Cyberpunk 2077: Night City through photo mode

Cyberpunk 2077: Night City through photo mode
Players have been getting their hands on Cyberpunk 2077 for a few days already, thus being able to experience both its strengths and weaknesses first hand. We wrote the review and talked about the PlayStation versions as well as the Xbox> and Stadia versions. The new CD Projekt title is extremely rich, both in details and in potential; this is evident, even in the photo mode that the game offers to gamers. Let's see it in more detail in this special dedicated to Cyberpunk 2077's photo mode.

On which platforms did we capture the images?

The following images were captured on Google Stadia with performance preference set on "Graphics".

The only one in vertical format was instead immortalized on PS4 Pro.

A photo mode with highs and lows

If we remove the current misadventures on consoles, Cyberpunk 2077 is a true graphic and artistic gem. Night City pulses with life and neon lights; each district expresses its personality in ways that are always surprising and peculiar.

The models, despite everything, manage to leave their mark, very often thanks to the magnificent lighting system (sometimes afflicted by some glitches, but almost always appreciable) and micro-expressions that manage to capture the feelings and emotions that the latter try to hide from the engulfing city.

Consequently, for all lovers of virtual photography, this universe is certainly an extremely prey succulent. The photographic mode of the game meets these seemingly insatiable needs with great determination and desire to deliver a respectable photographic experience. However, once you try it yourself, the first disappointments begin to arise.

Let's start with very little freedom of movement. That's right: it is possible to move the camera only around V, without ever having a way to move away from the main character. This may not seem like a problem at first, but it begins to become once we intend to photograph a subject in front of our alter ego's cone of vision.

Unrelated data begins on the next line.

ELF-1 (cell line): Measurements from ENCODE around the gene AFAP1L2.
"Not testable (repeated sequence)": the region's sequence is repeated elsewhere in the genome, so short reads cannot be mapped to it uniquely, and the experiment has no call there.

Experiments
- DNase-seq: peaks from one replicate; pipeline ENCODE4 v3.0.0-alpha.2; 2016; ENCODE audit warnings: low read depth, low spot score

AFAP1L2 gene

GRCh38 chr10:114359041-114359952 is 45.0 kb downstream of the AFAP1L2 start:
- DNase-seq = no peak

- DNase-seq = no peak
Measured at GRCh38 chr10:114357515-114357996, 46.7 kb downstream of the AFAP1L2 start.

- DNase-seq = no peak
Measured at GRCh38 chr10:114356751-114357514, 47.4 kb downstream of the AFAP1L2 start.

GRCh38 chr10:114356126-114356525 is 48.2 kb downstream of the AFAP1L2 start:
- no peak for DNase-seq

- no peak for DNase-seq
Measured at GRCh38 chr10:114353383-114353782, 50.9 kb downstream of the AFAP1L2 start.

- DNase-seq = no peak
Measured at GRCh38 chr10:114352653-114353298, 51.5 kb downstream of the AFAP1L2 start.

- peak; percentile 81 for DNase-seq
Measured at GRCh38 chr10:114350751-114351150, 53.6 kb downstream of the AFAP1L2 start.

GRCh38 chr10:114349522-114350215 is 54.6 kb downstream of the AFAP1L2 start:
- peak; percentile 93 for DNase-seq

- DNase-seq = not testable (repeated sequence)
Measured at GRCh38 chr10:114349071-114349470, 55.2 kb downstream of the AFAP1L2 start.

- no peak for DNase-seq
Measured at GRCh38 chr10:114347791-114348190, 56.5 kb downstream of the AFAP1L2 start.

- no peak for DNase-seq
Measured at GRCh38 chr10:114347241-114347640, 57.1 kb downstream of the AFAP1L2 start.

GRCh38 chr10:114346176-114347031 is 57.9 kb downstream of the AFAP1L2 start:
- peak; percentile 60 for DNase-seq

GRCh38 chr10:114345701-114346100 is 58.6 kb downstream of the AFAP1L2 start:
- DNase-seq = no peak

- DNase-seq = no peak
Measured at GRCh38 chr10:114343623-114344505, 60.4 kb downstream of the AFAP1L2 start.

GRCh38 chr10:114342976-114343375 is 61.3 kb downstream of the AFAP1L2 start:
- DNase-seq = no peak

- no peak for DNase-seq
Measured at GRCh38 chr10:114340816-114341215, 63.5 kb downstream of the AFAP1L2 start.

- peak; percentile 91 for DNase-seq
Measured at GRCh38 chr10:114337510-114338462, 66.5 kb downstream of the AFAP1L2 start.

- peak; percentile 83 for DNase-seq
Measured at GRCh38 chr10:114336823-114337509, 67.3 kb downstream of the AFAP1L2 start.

If this happens, the most immediate solution to the problem is that of eliminating V from the scene with the appropriate command, otherwise it would cover your subject with his body.

This system was obviously designed with the priority of immortalizing our character and making him the protagonist of the shot. However, it affects the freedom one has in capturing landscapes, supporting actors and everything that surrounds V. A choice that clashes with the philosophy of freedom of choice that the game seems to pursue from the very first seconds of the game.

Another lack is the ability to rotate the camera by ninety degrees, which precludes the making of vertical format shots and forces you to use the panoramic format (even if, at times, you can "get around" this limit with a little 'of fantasy).

In addition to these two, mammoth flaws (because some filters are missing is not a problem, but limiting the choice of players so much is), the photo mode still has many goodies, starting with a staggering amount of poses and chock full of pop culture quotes.

The depth of that system is almost unique, with the choice of two main categories: "Inactive" or "Action". The first provides poses to be used in moments of tranquility, while the second is dedicated to the most excited moments, with the possibility of showing one of the three equipped weapons and, in addition, adding the backfire that comes out of the gunshot. In both cases we will also have the possibility to change the expressions of the face regardless of the pose.